Although many prominent Hussites had now left Prague, troubles continued. On July 30, 1419, when a Hussite procession headed by the priest Jan Želivský marched through the streets of Prague, anti-Hussites threw stones at the Hussites from the windows of the town-hall of the "new town." The people, headed by Jan Žižka, threw the burgomaster and several town-councilors, who had instigated this outrage, from the windows (the first "Defenestration of Prague"). The crowd killed them immediately. King Wenceslaus died of natural causes a few days later (August 16 1419).

The outbreak of fighting

The king's death resulted in renewed unrest in Prague and in many other areas of Bohemia. Many Catholics, mostly Germans—for they had almost all remained faithful to the papal cause—suffered expulsion from the Bohemian cities. In Prague, in November 1419, severe fighting took place between the Hussites and the mercenaries whom Queen Sophia (widow of Wenceslaus and regent after the death of her husband) had hurriedly collected. After a considerable part of the city had been destroyed, the parties declared a truce on November 13. The nobles, though favorable to the Hussite cause, supported the regent and promised to act as mediators with Sigismund, while the citizens of Prague consented to restore to the royal forces the castle of Vyšehrad, which had fallen into their hands. Žižka, who disapproved of this compromise, left Prague and retired to Plzeň. Unable to defend himself there he marched to southern Bohemia, and after defeating the Catholics at the battle of Sudoměř (March 25, 1420) in the first pitched battle of the Hussite wars, he arrived at Usti, one of the earliest meeting-places of the Hussites. Not considering its situation sufficiently strong, he moved to the neighboring new settlement of the Hussites, called by the biblical name of Tábor.

Tabor soon became the center of the Taborites, who differed from the Utraquists by recognizing only two sacraments—Baptism and Communion—and by rejecting most of the ceremony of the Roman Catholic Church. The ecclesiastical organization of Tabor had a somewhat puritanical character, and the government was established on a thoroughly democratic basis. Four captains of the people (hejtmané) were elected, one of whom was Žižka; and a very strictly military discipline was instituted.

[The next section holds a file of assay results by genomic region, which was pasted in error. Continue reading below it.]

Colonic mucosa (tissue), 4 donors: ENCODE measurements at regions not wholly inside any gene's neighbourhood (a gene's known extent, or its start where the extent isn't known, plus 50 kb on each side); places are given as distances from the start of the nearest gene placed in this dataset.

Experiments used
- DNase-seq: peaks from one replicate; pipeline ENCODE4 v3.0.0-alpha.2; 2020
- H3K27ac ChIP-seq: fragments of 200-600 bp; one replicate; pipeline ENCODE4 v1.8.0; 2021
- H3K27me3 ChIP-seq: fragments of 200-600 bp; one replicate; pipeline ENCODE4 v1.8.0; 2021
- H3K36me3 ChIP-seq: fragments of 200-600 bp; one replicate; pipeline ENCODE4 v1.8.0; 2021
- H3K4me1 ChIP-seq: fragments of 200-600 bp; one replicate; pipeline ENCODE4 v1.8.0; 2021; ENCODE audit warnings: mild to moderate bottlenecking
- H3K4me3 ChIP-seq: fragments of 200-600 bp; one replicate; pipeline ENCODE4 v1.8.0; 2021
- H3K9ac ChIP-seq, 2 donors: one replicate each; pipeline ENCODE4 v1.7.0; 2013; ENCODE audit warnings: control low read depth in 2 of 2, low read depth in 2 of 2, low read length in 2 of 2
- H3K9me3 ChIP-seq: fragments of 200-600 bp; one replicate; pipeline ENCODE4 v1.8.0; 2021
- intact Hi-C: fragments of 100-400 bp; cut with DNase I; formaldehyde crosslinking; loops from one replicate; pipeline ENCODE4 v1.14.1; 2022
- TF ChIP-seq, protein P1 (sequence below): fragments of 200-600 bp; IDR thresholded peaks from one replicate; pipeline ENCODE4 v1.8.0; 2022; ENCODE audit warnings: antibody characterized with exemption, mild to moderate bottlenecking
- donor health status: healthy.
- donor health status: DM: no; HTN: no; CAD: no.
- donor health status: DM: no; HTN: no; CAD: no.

Wagenburg tactics

Depending on the terrain, Hussites prepared carts for the battle, forming them into squares or circles. The carts were joined wheel to wheel by chains and positioned aslant, with their corners attached to each other, so that horses could be harnessed to them quickly, if necessary. In front of this wall of carts a ditch was dug by camp followers. The crew of each cart consisted of 16-22 soldiers: 4-8 crossbowmen, 2 handgunners, 6-8 soldiers equipped with pikes or flails (the flail was the Hussite "national weapon"), 2 shield carriers and 2 drivers.

The Hussites' battle consisted of two stages, the first defensive, the second an offensive counterattack. In the first stage the army placed the carts near the enemy army and by means of artillery fire provoked the enemy into battle. The artillery would usually inflict heavy casualties at close range.

In order to avoid more losses, the enemy knights finally attacked. Then the infantry hidden behind the carts used firearms and crossbows to ward off the attack, weakening the enemy. The shooters aimed first at the horses, depriving the cavalry of its main advantage. Many of the knights died as their horses were shot and they fell.

As soon as the enemy's morale was lowered, the second stage, an offensive counterattack, began. The infantry and the cavalry burst out from behind the carts striking violently at the enemy—mostly from the flanks. While fighting on the flanks and being shelled from the carts the enemy was not able to put up much resistance. They were forced to withdraw, leaving behind dismounted knights in heavy armor who were unable to escape the battlefield. The enemy armies suffered heavy losses and the Hussites soon had the reputation of not taking captives.

The first anti-Hussite crusade